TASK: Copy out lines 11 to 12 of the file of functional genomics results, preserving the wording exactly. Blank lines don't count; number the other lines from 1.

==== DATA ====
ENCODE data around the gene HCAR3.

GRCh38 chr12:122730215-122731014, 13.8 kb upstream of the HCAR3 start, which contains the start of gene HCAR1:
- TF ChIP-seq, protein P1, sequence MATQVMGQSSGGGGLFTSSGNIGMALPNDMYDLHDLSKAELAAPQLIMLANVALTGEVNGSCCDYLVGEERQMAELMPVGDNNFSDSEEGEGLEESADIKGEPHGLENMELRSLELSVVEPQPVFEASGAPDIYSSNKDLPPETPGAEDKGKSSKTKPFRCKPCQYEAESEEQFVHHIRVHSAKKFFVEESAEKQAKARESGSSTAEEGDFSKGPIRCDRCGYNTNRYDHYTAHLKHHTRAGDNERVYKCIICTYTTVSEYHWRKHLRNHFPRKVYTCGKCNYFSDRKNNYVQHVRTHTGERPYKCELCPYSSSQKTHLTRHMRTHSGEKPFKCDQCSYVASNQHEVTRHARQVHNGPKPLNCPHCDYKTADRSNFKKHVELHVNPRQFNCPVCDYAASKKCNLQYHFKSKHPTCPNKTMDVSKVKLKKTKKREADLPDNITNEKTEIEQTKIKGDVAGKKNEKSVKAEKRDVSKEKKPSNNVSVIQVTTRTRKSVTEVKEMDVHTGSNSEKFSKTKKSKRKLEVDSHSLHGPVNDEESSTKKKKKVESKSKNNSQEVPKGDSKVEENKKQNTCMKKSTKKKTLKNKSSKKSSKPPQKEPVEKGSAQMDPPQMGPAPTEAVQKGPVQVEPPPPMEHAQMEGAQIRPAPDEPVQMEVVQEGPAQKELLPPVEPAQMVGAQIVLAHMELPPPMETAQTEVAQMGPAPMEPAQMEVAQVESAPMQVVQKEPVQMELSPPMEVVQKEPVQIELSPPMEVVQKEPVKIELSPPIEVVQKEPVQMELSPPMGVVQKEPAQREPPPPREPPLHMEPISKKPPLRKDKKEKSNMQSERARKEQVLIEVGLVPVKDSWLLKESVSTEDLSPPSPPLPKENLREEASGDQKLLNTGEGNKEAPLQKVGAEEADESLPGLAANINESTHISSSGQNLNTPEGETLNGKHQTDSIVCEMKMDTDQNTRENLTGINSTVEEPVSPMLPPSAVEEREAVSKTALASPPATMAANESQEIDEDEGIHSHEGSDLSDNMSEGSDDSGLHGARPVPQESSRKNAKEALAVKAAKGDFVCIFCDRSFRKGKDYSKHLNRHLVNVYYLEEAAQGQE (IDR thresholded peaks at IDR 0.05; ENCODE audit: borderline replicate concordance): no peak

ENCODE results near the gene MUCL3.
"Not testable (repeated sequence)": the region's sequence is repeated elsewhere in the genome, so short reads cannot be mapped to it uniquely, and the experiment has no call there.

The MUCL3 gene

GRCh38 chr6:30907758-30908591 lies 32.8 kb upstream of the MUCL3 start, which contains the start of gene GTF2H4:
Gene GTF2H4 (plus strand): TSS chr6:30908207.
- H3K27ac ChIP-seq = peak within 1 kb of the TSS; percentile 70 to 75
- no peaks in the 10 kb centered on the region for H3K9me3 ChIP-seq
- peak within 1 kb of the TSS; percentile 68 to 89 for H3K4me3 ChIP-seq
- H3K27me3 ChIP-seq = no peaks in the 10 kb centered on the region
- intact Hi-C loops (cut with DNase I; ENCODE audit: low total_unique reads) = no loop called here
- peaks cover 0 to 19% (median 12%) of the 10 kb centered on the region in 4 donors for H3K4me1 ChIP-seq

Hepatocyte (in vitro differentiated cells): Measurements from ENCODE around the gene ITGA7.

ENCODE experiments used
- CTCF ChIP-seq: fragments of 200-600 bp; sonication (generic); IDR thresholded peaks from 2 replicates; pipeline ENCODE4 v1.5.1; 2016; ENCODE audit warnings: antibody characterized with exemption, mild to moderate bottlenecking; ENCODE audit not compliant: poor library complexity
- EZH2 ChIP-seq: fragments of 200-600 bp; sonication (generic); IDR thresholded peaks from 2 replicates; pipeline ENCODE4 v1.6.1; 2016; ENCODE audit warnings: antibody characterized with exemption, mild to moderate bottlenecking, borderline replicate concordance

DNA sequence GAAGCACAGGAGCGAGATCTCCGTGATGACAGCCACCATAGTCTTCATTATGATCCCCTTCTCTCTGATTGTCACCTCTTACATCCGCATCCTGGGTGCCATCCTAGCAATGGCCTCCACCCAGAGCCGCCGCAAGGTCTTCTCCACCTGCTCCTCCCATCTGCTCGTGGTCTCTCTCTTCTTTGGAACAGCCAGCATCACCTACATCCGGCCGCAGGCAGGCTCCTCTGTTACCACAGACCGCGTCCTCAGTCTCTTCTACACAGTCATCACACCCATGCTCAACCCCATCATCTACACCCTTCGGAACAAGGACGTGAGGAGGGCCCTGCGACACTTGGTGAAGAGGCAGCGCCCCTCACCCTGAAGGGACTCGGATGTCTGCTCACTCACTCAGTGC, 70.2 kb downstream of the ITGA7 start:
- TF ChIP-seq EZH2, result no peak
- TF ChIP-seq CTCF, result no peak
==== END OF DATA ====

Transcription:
- peak within 1 kb of the TSS; percentile 68 to 89 for H3K4me3 ChIP-seq
- H3K27me3 ChIP-seq = no peaks in the 10 kb centered on the region